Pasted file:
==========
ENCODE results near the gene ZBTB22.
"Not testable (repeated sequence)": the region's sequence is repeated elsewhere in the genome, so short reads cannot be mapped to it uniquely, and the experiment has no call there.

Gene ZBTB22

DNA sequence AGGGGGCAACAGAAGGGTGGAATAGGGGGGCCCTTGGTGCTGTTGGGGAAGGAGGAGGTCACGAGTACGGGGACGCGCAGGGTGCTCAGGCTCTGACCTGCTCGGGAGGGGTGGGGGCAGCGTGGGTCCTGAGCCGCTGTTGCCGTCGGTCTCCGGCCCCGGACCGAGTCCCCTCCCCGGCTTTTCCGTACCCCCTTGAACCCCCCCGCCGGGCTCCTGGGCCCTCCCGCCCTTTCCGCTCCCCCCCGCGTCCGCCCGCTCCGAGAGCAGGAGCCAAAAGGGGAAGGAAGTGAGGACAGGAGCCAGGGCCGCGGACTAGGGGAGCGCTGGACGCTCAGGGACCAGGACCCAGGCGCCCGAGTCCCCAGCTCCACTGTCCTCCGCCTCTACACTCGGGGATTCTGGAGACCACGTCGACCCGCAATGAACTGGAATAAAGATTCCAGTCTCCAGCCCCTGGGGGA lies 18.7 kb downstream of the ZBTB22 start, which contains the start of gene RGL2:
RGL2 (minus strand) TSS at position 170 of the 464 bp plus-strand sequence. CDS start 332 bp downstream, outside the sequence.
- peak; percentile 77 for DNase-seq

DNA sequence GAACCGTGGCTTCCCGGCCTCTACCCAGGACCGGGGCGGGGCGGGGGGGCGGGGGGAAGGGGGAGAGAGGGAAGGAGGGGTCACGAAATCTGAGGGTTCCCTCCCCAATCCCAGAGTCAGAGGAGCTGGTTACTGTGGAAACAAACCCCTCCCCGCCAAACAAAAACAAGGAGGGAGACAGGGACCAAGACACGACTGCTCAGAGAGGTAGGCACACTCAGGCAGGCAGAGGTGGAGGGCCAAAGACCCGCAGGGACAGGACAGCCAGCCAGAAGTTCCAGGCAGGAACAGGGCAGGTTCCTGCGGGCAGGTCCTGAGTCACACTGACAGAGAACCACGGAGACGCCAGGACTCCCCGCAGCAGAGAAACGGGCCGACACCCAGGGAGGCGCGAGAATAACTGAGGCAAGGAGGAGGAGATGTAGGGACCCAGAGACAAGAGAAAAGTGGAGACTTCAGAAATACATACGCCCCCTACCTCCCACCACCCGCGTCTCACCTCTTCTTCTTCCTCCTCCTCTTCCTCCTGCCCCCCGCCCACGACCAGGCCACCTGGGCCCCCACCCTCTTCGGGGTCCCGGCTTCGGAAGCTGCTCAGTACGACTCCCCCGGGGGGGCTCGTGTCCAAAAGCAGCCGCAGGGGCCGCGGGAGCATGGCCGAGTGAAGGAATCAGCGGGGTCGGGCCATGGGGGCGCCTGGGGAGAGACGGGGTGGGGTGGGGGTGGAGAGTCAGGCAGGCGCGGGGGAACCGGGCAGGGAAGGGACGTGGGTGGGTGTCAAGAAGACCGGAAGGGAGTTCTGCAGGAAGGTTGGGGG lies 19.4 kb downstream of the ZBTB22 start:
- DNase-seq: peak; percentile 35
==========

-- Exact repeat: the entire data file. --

ENCODE results near the gene ZBTB22.
"Not testable (repeated sequence)": the region's sequence is repeated elsewhere in the genome, so short reads cannot be mapped to it uniquely, and the experiment has no call there.

Gene ZBTB22

DNA sequence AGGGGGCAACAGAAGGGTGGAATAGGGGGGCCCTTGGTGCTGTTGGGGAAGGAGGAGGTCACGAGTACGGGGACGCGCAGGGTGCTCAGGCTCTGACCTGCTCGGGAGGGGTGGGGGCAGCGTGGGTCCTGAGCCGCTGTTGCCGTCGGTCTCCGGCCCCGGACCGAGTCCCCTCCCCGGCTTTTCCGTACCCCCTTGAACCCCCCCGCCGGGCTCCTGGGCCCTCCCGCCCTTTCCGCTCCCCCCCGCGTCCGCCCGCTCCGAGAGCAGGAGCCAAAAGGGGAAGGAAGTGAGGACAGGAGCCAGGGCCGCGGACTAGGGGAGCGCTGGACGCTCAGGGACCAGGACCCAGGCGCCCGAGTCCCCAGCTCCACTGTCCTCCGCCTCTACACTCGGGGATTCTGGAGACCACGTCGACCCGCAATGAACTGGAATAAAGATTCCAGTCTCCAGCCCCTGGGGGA lies 18.7 kb downstream of the ZBTB22 start, which contains the start of gene RGL2:
RGL2 (minus strand) TSS at position 170 of the 464 bp plus-strand sequence. CDS start 332 bp downstream, outside the sequence.
- peak; percentile 77 for DNase-seq

DNA sequence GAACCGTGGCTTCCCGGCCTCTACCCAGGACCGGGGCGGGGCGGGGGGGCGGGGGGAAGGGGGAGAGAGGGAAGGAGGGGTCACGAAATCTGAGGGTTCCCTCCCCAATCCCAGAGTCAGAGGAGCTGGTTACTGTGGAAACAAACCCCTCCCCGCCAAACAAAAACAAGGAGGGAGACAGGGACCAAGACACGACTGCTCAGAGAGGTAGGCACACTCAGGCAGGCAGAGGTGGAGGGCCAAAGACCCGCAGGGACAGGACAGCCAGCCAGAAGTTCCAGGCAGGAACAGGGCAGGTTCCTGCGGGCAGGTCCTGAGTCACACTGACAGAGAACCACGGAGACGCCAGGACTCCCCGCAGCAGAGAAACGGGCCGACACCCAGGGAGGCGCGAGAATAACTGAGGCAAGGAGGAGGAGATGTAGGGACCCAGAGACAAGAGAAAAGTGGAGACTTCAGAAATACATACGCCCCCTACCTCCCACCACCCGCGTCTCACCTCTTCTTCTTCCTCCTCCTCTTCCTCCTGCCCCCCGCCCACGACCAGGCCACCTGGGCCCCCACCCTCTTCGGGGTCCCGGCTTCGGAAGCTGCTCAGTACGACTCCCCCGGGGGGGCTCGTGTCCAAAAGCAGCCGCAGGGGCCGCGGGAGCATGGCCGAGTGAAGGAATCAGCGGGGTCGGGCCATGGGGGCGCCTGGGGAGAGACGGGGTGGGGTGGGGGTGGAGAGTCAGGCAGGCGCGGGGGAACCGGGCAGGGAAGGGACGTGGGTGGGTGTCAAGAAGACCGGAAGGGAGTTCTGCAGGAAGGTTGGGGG lies 19.4 kb downstream of the ZBTB22 start:
- DNase-seq: peak; percentile 35